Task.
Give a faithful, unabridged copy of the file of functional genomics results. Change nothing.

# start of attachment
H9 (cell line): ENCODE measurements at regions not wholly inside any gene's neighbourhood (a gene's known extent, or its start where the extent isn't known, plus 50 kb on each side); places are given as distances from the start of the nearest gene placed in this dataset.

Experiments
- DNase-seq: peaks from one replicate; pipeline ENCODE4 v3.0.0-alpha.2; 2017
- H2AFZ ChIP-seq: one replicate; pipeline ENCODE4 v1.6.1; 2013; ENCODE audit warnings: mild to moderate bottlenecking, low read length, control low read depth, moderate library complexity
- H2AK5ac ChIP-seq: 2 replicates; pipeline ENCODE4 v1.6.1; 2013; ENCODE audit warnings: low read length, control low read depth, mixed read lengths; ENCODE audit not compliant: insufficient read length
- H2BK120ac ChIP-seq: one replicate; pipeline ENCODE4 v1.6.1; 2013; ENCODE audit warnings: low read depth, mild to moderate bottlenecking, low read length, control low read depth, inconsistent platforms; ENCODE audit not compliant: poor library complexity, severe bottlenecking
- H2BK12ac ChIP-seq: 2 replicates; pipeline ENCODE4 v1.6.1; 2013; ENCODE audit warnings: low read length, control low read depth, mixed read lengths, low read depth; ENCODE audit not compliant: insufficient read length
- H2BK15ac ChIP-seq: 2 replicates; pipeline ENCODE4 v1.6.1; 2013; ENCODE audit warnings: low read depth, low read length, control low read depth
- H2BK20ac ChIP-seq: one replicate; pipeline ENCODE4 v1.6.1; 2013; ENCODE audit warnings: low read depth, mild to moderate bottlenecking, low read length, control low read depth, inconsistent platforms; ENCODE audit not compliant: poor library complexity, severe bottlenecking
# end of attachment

H9 (cell line): ENCODE measurements at regions not wholly inside any gene's neighbourhood (a gene's known extent, or its start where the extent isn't known, plus 50 kb on each side); places are given as distances from the start of the nearest gene placed in this dataset.

Experiments
- DNase-seq: peaks from one replicate; pipeline ENCODE4 v3.0.0-alpha.2; 2017
- H2AFZ ChIP-seq: one replicate; pipeline ENCODE4 v1.6.1; 2013; ENCODE audit warnings: mild to moderate bottlenecking, low read length, control low read depth, moderate library complexity
- H2AK5ac ChIP-seq: 2 replicates; pipeline ENCODE4 v1.6.1; 2013; ENCODE audit warnings: low read length, control low read depth, mixed read lengths; ENCODE audit not compliant: insufficient read length
- H2BK120ac ChIP-seq: one replicate; pipeline ENCODE4 v1.6.1; 2013; ENCODE audit warnings: low read depth, mild to moderate bottlenecking, low read length, control low read depth, inconsistent platforms; ENCODE audit not compliant: poor library complexity, severe bottlenecking
- H2BK12ac ChIP-seq: 2 replicates; pipeline ENCODE4 v1.6.1; 2013; ENCODE audit warnings: low read length, control low read depth, mixed read lengths, low read depth; ENCODE audit not compliant: insufficient read length
- H2BK15ac ChIP-seq: 2 replicates; pipeline ENCODE4 v1.6.1; 2013; ENCODE audit warnings: low read depth, low read length, control low read depth
- H2BK20ac ChIP-seq: one replicate; pipeline ENCODE4 v1.6.1; 2013; ENCODE audit warnings: low read depth, mild to moderate bottlenecking, low read length, control low read depth, inconsistent platforms; ENCODE audit not compliant: poor library complexity, severe bottlenecking